Midpoint: Not only does Austen give readers an unexpected proposal from Mr. Darcy to Elizabeth, she also raises the stakes by having Elizabeth turn him down flat and cast in his face everything she hates about him. Up to now, Elizabeth and Darcy’s relationship has been nebulous. Now everything is out in the open. Both characters have ended their period of reaction with strong actions that will force them to reevaluate themselves and each other.

Second Half of the Second Act: Elizabeth is pushed off balance by Darcy’s proposal and subsequent explanation of his supposed misdeeds. She then spends the Second Half of the Second Act realizing she’s misjudged him and that, indeed, she’s falling in love with him. Her actions in this segment are primarily internal. She actively realizes her mistakes and owns up to them, first privately and then more or less publicly in her attempts to treat Darcy with respect and kindness when they accidentally meet at Pemberley. This is an example of how the Second Half of the Second Act can be used primarily as a time of catalytic epiphany and self-realization.

Third Act: After learning the terrible news that her youngest sister Lydia has scandalously run away with the scoundrel Wickham, Elizabeth returns home from her interlude with Mr. Darcy at Pemberley. The Third Act is a whirlwind of revelations, as Wickham mysteriously marries Lydia and Darcy’s aunt descends upon Elizabeth with demands that she promise never to marry her nephew. The plot and theme in this story are exceptionally tight with no loose pieces. Everything that was set up in the First Act and developed in the Second comes to fruition in the Third, as Elizabeth must recalibrate her opinions of Mr. Darcy in a realization of his worthiness and her love for him. Everything is complicated nicely with the dramatic doubt of whether her folly, not to mention Lydia’s, has forever compromised her ability to be with him.

Third Plot Point: Just as Elizabeth and Mr. Darcy begin to grow closer while spending time at his Pemberley estate, word comes that Elizabeth’s youngest sister Lydia has run away with the scoundrel Mr. Wickham. Elizabeth must return home, not only fearing the worst for her sister and her family, but also believing Lydia’s scandalous actions have caused Mr. Darcy to revile her family forever.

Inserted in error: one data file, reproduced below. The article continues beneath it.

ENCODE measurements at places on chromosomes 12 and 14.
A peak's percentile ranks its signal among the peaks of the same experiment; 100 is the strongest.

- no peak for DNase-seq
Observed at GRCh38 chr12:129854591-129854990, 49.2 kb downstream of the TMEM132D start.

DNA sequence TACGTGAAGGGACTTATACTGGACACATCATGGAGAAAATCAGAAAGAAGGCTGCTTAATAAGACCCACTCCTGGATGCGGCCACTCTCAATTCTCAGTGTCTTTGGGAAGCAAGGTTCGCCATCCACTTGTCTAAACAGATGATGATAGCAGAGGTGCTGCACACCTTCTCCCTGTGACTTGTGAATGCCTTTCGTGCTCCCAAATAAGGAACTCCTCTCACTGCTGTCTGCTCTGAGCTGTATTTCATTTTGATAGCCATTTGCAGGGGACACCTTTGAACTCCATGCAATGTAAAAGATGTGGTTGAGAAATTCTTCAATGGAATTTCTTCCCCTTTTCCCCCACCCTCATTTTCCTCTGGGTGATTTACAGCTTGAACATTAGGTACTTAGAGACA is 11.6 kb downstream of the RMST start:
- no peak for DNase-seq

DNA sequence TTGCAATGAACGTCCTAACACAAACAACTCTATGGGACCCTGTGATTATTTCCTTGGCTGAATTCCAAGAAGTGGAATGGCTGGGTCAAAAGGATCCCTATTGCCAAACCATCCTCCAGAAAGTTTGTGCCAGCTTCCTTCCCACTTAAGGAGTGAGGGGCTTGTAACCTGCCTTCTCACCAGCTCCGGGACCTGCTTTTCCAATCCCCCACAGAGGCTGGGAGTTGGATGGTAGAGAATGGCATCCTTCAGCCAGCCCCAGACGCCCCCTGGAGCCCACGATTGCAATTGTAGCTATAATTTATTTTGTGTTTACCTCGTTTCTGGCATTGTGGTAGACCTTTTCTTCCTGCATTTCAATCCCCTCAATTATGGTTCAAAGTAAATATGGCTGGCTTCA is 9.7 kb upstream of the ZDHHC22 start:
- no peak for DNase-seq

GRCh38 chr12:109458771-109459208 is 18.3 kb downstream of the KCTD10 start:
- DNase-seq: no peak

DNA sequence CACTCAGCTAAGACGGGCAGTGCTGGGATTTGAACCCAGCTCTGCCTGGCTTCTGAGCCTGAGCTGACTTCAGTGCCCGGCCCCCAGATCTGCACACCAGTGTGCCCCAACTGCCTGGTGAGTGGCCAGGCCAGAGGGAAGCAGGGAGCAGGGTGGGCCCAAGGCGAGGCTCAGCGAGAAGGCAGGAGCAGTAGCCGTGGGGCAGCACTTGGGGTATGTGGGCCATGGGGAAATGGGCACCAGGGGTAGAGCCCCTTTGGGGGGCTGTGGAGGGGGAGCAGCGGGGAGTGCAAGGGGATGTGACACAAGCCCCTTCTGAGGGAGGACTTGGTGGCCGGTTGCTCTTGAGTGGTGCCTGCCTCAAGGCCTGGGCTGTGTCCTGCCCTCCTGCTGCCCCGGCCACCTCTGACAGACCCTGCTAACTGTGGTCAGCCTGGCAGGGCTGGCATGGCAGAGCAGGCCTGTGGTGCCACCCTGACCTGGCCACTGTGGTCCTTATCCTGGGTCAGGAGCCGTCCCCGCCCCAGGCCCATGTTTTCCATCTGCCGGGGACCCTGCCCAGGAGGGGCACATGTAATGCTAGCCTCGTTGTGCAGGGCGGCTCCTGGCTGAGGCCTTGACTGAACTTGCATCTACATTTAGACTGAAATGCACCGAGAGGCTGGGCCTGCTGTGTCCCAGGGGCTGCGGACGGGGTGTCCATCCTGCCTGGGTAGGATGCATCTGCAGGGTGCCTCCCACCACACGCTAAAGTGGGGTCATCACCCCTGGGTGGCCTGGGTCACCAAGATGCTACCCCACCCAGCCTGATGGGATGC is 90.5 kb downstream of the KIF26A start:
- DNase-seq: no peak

Climax: As in most romantic stories, the Climactic Moment of this classic novel occurs when the two leads come together, admit their love for each other, and commit to a long-term relationship. After Darcy’s gallantry in patching up Lydia’s elopement with Wickham and his efforts to reunite Bingley and Jane, he and Elizabeth are at last alone on a walk, during which they put straight their former misconceptions, repent of their misconduct to one another, and get engaged.

Resolution: After Darcy and Elizabeth proclaim their love for one another in the Climax, Austen ties up her loose ends in a few tidy scenes that include the Bennet family’s reaction to the engagement. From her perch as an omniscient and distant narrator, Austen caps her story with a final witty scene in which she covers the book’s two culminating weddings and comments on Mr. and Mrs. Darcy’s and Mr. and Mrs. Bingley’s future lives together. Her Resolution is a beautiful example of hitting a tone that sums up the story and leaves readers feeling exactly how she wants them to.